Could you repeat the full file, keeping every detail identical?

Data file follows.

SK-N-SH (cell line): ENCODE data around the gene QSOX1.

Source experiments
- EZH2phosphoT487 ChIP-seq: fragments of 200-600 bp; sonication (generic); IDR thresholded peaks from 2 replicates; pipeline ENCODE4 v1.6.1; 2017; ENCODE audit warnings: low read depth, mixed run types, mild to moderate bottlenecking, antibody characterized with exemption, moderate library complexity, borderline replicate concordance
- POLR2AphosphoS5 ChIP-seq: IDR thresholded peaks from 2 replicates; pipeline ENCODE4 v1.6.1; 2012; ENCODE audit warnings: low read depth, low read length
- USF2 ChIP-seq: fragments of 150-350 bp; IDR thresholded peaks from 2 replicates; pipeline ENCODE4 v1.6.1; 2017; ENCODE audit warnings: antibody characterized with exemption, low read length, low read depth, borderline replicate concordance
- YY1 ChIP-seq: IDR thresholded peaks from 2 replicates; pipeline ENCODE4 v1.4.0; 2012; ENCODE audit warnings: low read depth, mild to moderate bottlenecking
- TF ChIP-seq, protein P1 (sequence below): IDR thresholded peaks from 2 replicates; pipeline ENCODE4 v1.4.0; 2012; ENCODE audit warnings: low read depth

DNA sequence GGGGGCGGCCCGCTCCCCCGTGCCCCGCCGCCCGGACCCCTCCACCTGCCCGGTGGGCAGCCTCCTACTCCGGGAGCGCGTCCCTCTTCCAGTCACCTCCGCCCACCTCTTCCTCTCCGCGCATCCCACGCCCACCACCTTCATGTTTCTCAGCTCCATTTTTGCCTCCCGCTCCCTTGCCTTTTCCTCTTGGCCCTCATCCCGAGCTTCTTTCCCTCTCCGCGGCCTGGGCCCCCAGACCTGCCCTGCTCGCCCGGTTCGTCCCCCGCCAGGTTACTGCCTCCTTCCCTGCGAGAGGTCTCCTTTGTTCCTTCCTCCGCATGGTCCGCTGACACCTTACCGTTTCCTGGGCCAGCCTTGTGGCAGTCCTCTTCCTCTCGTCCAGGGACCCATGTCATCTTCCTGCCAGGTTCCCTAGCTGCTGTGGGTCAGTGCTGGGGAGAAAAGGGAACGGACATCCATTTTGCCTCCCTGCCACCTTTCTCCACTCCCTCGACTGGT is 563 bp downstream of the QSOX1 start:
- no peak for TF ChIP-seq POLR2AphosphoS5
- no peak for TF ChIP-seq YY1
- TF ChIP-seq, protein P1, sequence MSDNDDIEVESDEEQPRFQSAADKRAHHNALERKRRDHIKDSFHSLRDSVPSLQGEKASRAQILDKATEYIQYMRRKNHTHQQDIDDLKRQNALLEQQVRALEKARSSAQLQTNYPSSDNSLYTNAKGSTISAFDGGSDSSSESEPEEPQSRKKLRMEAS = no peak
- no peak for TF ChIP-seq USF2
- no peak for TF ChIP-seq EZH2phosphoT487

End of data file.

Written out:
SK-N-SH (cell line): ENCODE data around the gene QSOX1.

Source experiments
- EZH2phosphoT487 ChIP-seq: fragments of 200-600 bp; sonication (generic); IDR thresholded peaks from 2 replicates; pipeline ENCODE4 v1.6.1; 2017; ENCODE audit warnings: low read depth, mixed run types, mild to moderate bottlenecking, antibody characterized with exemption, moderate library complexity, borderline replicate concordance
- POLR2AphosphoS5 ChIP-seq: IDR thresholded peaks from 2 replicates; pipeline ENCODE4 v1.6.1; 2012; ENCODE audit warnings: low read depth, low read length
- USF2 ChIP-seq: fragments of 150-350 bp; IDR thresholded peaks from 2 replicates; pipeline ENCODE4 v1.6.1; 2017; ENCODE audit warnings: antibody characterized with exemption, low read length, low read depth, borderline replicate concordance
- YY1 ChIP-seq: IDR thresholded peaks from 2 replicates; pipeline ENCODE4 v1.4.0; 2012; ENCODE audit warnings: low read depth, mild to moderate bottlenecking
- TF ChIP-seq, protein P1 (sequence below): IDR thresholded peaks from 2 replicates; pipeline ENCODE4 v1.4.0; 2012; ENCODE audit warnings: low read depth

DNA sequence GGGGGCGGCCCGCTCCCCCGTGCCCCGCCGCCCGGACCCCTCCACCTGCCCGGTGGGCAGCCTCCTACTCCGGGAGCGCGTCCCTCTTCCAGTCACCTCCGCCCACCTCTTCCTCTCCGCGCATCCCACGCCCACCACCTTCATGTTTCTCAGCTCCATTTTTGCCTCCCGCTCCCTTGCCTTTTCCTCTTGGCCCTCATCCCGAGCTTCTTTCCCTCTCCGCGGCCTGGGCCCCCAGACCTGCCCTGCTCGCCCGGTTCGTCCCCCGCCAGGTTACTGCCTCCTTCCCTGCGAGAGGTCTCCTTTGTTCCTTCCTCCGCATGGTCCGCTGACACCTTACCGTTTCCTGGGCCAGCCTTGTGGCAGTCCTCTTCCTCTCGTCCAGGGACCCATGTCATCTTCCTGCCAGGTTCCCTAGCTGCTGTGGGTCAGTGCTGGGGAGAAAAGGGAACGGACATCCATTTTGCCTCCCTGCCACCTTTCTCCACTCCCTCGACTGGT is 563 bp downstream of the QSOX1 start:
- no peak for TF ChIP-seq POLR2AphosphoS5
- no peak for TF ChIP-seq YY1
- TF ChIP-seq, protein P1, sequence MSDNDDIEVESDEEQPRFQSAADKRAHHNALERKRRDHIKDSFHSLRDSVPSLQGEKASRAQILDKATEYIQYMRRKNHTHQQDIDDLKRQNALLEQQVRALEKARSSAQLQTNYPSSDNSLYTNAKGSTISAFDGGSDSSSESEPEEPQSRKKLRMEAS = no peak
- no peak for TF ChIP-seq USF2
- no peak for TF ChIP-seq EZH2phosphoT487